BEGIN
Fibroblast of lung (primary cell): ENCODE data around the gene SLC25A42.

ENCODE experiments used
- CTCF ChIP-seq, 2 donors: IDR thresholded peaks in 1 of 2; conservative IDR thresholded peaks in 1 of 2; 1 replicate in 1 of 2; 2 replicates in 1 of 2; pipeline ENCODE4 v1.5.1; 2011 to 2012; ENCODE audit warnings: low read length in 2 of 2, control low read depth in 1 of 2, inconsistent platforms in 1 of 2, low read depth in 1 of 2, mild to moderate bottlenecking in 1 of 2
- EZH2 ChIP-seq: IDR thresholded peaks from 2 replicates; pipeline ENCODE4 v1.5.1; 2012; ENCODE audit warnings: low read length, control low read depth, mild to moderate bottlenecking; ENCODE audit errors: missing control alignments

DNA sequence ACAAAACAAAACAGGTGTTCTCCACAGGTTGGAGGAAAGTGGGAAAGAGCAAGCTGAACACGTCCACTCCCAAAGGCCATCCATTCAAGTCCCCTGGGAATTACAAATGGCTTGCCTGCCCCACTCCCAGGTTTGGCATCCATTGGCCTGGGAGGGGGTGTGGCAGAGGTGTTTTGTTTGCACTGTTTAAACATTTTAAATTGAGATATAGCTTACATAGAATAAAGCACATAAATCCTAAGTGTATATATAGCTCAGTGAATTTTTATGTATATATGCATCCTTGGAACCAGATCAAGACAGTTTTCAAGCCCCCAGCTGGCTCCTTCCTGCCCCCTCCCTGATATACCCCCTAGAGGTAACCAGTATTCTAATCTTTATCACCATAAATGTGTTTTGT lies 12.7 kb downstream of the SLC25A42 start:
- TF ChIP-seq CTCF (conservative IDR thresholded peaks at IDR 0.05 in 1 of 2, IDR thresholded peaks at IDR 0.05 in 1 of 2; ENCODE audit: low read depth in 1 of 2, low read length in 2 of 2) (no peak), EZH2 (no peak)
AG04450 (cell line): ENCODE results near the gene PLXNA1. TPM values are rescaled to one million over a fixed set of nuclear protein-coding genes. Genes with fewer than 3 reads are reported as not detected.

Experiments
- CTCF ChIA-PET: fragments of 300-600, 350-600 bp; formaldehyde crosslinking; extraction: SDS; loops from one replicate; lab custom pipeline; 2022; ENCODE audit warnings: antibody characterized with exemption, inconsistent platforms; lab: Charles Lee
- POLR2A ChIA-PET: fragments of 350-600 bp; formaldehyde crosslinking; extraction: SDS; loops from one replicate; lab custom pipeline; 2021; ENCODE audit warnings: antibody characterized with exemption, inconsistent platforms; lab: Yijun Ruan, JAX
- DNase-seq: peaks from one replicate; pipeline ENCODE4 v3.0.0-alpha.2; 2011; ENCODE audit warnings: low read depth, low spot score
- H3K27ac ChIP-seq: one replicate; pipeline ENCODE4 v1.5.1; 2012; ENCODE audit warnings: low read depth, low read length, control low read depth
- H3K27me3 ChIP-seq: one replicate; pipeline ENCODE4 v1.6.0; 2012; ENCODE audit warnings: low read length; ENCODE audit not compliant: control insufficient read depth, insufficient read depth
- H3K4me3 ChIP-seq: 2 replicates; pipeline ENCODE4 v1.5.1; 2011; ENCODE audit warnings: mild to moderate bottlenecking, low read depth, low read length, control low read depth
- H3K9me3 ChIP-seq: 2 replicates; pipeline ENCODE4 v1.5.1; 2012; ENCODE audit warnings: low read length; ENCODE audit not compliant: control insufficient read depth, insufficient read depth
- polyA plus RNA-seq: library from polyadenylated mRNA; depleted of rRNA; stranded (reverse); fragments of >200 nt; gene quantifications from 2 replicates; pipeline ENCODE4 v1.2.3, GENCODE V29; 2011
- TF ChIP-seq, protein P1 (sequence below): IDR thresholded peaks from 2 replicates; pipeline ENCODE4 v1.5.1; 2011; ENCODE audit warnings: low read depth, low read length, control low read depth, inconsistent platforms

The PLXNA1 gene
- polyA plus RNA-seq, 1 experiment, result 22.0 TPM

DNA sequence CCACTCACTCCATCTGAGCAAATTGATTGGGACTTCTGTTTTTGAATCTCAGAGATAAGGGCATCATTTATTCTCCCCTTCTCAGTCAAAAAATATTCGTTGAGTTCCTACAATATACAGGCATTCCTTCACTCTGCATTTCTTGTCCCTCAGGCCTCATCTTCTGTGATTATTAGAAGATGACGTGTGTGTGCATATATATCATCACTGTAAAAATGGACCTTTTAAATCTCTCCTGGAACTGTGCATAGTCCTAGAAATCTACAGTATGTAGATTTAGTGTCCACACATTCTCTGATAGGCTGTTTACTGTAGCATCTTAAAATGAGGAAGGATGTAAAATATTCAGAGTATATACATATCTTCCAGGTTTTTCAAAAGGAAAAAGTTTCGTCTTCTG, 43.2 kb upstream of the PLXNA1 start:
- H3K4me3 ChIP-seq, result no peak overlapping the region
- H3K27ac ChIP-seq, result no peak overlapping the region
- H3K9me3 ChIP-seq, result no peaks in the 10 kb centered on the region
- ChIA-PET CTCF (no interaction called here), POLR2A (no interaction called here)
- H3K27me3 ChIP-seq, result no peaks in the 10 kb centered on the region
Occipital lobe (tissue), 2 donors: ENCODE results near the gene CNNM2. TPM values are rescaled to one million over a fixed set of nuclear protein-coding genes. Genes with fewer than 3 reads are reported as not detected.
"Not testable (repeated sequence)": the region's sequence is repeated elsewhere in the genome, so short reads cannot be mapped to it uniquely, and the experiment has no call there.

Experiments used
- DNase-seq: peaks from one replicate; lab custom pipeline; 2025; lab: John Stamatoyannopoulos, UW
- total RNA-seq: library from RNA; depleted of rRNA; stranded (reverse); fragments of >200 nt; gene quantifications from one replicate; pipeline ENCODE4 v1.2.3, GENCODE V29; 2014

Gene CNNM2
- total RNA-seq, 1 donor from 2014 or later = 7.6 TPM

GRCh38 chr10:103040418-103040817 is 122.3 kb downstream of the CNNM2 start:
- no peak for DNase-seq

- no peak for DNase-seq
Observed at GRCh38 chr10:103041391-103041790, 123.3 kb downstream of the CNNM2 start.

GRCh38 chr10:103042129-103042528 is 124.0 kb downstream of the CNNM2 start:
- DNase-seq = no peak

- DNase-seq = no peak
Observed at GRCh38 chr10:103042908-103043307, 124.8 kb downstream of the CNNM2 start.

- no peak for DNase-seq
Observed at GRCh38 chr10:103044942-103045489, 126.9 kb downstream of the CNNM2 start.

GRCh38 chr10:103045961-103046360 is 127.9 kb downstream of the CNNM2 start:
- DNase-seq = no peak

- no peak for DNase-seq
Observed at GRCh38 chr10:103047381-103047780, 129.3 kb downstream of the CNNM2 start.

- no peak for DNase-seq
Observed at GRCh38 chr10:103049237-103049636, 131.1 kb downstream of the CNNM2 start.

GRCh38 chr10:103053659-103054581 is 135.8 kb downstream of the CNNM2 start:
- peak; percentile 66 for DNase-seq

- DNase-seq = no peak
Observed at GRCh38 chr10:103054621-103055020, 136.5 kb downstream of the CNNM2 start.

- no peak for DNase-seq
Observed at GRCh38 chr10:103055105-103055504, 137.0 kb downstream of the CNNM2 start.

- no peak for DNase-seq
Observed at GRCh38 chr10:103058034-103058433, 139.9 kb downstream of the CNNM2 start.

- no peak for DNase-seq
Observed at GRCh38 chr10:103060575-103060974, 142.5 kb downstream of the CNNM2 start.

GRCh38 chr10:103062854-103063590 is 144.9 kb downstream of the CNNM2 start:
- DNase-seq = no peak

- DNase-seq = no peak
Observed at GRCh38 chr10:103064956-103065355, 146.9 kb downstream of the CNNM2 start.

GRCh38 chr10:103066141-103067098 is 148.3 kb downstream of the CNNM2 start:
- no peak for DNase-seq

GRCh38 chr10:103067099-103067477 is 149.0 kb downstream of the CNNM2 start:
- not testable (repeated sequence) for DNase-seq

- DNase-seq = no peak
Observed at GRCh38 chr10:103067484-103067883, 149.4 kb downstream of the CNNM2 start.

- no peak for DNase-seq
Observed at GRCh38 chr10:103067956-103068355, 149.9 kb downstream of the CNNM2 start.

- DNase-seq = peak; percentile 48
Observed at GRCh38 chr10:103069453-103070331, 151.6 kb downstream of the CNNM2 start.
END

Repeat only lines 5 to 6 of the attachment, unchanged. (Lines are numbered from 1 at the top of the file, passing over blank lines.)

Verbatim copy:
DNA sequence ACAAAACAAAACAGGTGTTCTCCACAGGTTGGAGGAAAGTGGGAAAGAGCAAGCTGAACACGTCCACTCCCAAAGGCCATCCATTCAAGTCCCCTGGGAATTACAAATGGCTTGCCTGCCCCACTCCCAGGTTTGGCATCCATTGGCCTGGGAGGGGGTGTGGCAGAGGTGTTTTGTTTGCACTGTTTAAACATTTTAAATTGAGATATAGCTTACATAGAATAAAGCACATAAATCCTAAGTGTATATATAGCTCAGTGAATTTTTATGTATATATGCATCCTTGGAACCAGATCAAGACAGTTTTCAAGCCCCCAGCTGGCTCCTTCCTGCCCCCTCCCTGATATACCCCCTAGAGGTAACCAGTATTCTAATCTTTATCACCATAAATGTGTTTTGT lies 12.7 kb downstream of the SLC25A42 start:
- TF ChIP-seq CTCF (conservative IDR thresholded peaks at IDR 0.05 in 1 of 2, IDR thresholded peaks at IDR 0.05 in 1 of 2; ENCODE audit: low read depth in 1 of 2, low read length in 2 of 2) (no peak), EZH2 (no peak)